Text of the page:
Soaring power and gas prices have put the national spotlight on energy but, even before the current crisis, big business and governments had begun turning their attention to hydrogen as one of the answers to meet the demand for clean and reliable energy.
Clean energy experts say a hydrogen project near Whyalla on South Australia’s Eyre Peninsula could help to provide answers to how the process of making and storing hydrogen energy can best be done.
Program director for energy and climate change at the Grattan Institute, Tony Wood, said one of the main benefits of the project would be to really test the technology.
“No one’s really doing this yet anywhere around the world,” he said.
So how will it work? And how could it be used to help our energy hungry world? Let’s take a look.
How do you get hydrogen?
Basically, you get hydrogen by separating the hydrogen from the oxygen in water (H2O).
This is done through a process called electrolysis, which sends an electric current to the water and causes the chemical reaction.
Former Clean Energy Finance Corporation chief executive, Oliver Yates, who is now at Sentient Impact Group, explains it:
“It starts off simply as a glass of water … zap the glass of water with wonderful renewable energy, effectively electrifying my glass of water, and it splits off the oxygen and I end up with hydrogen,” he said.
“So everybody cleaning their teeth, they’re cleaning it with fuel.”
The process might not sound energy efficient, but the electrolysers will be powered by excess solar power.
Yes, South Australia sometimes generates too much solar, to the point where panels are temporarily turned off.
Mr Yates said having an electrolyser to soak up that extra power and produce hydrogen is exactly what was needed when there was too much solar power.
“At the moment, the energy actually goes to waste, this actually can use it,” he said.
Excess solar power is typically generated at the middle of the day, and Mr Yates said that was when electrolysers tend to operate.
He said they also have the ability to quickly turn off when needed.
However, Mr Wood said, electrolysers were not all that cheap.
“You’ve got to produce the renewable energy in the first place, but then you’ve got to add the cost of converting that,” he said.
What’s at the Whyalla hydrogen plant?
As well as the 250Mwe electrolysers, the SA Government will build a 200MW power station fuelled by the hydrogen.
The government said the power will help supply energy to factories, manufacturing businesses and mining companies.
In its recent state budget, SA’s government reaffirmed its $593 million commitment to the project.
Chief executive of the newly created Office of Hydrogen Power SA, Sam Crafter, said there was no time to waste and the facility should be operating by the end of 2025.
Mr Crafter said the purpose of the power station was to have more dispatchable power generation available in SA.
He said that was really important, especially during periods like now, with the current gas supply.
“We need to be able to have a position where we’ve got our own dispatchable generation up and running here in South Australia,” he said.
The plant will also have the ability to store the hydrogen energy for use later on.
That’s why experts say it is a good use of excess solar power.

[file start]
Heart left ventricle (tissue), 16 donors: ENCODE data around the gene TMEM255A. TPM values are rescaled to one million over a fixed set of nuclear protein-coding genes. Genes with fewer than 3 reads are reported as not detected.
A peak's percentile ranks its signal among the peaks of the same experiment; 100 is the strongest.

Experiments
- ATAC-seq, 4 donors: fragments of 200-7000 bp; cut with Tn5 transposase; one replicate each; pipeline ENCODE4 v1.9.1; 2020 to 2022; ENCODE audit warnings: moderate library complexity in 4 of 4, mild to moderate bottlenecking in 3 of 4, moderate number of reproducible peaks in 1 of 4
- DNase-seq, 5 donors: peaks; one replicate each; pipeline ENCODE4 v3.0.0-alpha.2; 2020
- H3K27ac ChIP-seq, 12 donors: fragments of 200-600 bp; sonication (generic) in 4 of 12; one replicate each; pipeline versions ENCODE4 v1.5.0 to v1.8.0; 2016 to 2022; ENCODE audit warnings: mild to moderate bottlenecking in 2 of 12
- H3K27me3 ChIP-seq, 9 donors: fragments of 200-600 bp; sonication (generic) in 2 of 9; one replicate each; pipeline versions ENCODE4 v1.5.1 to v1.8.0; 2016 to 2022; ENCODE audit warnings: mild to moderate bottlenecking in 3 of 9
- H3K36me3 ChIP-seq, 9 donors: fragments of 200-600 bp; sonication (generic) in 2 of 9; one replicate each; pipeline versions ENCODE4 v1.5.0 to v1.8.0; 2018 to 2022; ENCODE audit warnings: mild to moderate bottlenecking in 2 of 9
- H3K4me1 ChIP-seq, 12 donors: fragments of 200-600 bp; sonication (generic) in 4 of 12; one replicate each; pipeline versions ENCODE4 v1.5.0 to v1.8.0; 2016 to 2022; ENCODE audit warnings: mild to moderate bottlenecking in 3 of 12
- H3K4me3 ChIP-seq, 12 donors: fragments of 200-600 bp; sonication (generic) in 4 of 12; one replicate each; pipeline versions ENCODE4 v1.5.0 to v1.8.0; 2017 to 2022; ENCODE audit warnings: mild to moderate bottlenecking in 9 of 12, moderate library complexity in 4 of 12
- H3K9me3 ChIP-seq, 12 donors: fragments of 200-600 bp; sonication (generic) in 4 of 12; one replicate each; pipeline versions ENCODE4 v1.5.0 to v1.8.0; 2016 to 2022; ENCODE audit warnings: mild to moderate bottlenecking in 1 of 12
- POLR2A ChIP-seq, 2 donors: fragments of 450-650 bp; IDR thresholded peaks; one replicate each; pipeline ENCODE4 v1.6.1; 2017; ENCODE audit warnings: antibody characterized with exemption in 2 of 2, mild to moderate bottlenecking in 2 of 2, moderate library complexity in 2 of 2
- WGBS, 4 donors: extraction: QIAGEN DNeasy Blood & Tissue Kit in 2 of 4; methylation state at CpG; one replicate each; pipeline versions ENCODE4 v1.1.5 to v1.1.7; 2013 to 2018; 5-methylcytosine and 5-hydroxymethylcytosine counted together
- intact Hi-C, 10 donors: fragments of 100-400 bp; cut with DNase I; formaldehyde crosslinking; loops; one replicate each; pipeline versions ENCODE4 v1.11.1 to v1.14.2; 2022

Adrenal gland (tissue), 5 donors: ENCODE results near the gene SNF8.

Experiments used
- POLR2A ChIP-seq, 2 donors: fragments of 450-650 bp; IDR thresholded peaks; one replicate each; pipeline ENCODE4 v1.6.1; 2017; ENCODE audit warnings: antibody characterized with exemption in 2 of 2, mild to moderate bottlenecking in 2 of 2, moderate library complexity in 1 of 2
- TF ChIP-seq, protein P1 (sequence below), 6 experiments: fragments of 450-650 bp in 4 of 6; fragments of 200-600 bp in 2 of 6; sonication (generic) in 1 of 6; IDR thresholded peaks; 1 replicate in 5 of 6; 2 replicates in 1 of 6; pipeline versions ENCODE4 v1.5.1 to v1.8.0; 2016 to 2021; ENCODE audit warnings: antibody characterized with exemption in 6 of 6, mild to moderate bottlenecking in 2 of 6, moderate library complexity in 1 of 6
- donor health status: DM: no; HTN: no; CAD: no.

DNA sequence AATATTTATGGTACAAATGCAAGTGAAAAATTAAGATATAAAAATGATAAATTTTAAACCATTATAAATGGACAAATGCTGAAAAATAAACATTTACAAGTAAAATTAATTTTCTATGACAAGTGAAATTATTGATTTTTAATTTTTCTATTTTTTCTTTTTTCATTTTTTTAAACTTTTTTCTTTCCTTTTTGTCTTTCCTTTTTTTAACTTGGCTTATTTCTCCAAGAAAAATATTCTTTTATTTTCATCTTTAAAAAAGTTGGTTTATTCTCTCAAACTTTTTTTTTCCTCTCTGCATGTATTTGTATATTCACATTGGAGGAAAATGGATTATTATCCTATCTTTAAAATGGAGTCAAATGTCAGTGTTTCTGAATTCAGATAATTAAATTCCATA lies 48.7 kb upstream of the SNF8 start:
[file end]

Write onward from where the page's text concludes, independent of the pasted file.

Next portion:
What about wind and solar?
According to experts, hydrogen isn’t the sole solution to our energy needs, but will form part of the energy mix.
For instance, Tony Wood says solar and wind power are preferable for powering electricity around the home as they do not require converting that same electricity to hydrogen.
“If there’s an alternative, such as just using electricity in the first place, then that will almost always be a preferable thing to do, because it will be cheaper,” he said.
But wind and solar have their downfalls, including that they are dependent on mother nature and, in some cases, are not powerful enough.
“One of the characteristics of solar and wind is that they are only available when the sun is shining and when the wind is blowing and sometimes that’s not the case, so one of the possible roles of hydrogen is to be there when those two are not available,” Mr Wood said.
“In some manufacturing processes, like blast furnaces and so on, you can’t do that with electricity.
“You just don’t get enough energy out of electricity, at least now anyway.”
That’s why there is a lot of talk about using hydrogen instead of coal for steel manufacturing, or what’s called green steel.
Associate Professor of energy economics at the University of Adelaide, Liam Wagner, said that could also be a benefit to the hydrogen plant near Whyalla, given there is a steelworks nearby.
“I think that the hydrogen plant being installed in South Australia will help with that industrial transformation and lead to the creation of more jobs and a larger share of exports out of South Australia to the world,” he said.
But it’s not just steel.
Hydrogen can also be combined with nitrogen to create ammonia, which Dr Wagner said would be used in heavy transport logistics, shipping and potentially for airplanes.
Could it be exported?
One of the potential benefits of the hydrogen plant is to also enable exporting renewable energy around the world.
Mr Crafter said there was opportunity to use the current excess of solar and wind power, turn it into green hydrogen or later green ammonia and export it overseas to Japan, Korea or Europe.
“I think that’s sort of part of that really exciting opportunity,” Mr Crafter said.
However, Mr Wood said, it could also be tricky to store and transport.
“The point is that, if we are going to progressively replace the use of fossil fuels — coal and gas and oil — across all the applications where we use them today, hydrogen may very well be in a situation where it’s almost the only solution in some cases.”
He said that meant the focus on hydrogen should be where it both technically and economically makes the most sense.